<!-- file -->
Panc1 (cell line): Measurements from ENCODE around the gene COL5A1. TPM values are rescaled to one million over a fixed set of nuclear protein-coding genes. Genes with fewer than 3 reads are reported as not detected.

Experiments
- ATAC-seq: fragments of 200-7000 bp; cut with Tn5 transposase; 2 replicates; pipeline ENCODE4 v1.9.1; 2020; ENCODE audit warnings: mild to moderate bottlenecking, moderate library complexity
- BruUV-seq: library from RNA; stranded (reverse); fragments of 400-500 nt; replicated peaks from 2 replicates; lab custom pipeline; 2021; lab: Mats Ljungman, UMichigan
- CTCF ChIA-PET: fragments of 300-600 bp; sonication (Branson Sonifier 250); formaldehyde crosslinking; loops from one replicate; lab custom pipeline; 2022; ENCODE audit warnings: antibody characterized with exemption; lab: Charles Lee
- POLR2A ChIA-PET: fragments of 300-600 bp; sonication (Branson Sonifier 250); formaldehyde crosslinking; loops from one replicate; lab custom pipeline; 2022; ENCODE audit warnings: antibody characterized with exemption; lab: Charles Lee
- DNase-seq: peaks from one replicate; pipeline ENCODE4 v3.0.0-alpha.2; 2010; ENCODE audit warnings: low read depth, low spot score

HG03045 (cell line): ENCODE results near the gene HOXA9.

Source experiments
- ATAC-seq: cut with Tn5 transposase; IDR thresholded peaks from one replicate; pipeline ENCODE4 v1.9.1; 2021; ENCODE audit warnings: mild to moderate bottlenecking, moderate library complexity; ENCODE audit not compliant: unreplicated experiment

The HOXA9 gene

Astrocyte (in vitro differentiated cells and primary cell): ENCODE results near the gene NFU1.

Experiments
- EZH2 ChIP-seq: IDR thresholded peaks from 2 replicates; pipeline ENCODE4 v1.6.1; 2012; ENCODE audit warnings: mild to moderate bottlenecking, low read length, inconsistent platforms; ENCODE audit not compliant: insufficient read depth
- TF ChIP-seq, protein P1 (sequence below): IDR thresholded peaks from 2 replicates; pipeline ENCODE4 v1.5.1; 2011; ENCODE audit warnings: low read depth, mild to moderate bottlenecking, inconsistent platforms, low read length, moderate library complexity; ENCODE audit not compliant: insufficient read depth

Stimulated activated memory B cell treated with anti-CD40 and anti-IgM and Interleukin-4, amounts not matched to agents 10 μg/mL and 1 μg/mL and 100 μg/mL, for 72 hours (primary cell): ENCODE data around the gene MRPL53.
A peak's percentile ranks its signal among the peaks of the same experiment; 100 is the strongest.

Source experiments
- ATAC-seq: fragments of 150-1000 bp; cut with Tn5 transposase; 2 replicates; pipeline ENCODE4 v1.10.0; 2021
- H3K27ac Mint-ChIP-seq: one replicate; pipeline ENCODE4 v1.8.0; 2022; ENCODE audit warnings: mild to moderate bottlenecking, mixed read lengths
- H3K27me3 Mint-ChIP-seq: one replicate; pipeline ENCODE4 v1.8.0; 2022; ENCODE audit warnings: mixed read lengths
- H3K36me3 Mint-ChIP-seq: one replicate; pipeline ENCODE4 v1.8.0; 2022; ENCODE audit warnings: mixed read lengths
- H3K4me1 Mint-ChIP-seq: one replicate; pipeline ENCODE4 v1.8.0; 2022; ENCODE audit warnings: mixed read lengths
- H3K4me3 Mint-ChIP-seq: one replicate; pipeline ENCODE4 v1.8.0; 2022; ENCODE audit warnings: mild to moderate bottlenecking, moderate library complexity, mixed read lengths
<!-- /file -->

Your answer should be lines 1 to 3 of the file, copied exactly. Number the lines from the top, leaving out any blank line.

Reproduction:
Panc1 (cell line): Measurements from ENCODE around the gene COL5A1. TPM values are rescaled to one million over a fixed set of nuclear protein-coding genes. Genes with fewer than 3 reads are reported as not detected.

Experiments
- ATAC-seq: fragments of 200-7000 bp; cut with Tn5 transposase; 2 replicates; pipeline ENCODE4 v1.9.1; 2020; ENCODE audit warnings: mild to moderate bottlenecking, moderate library complexity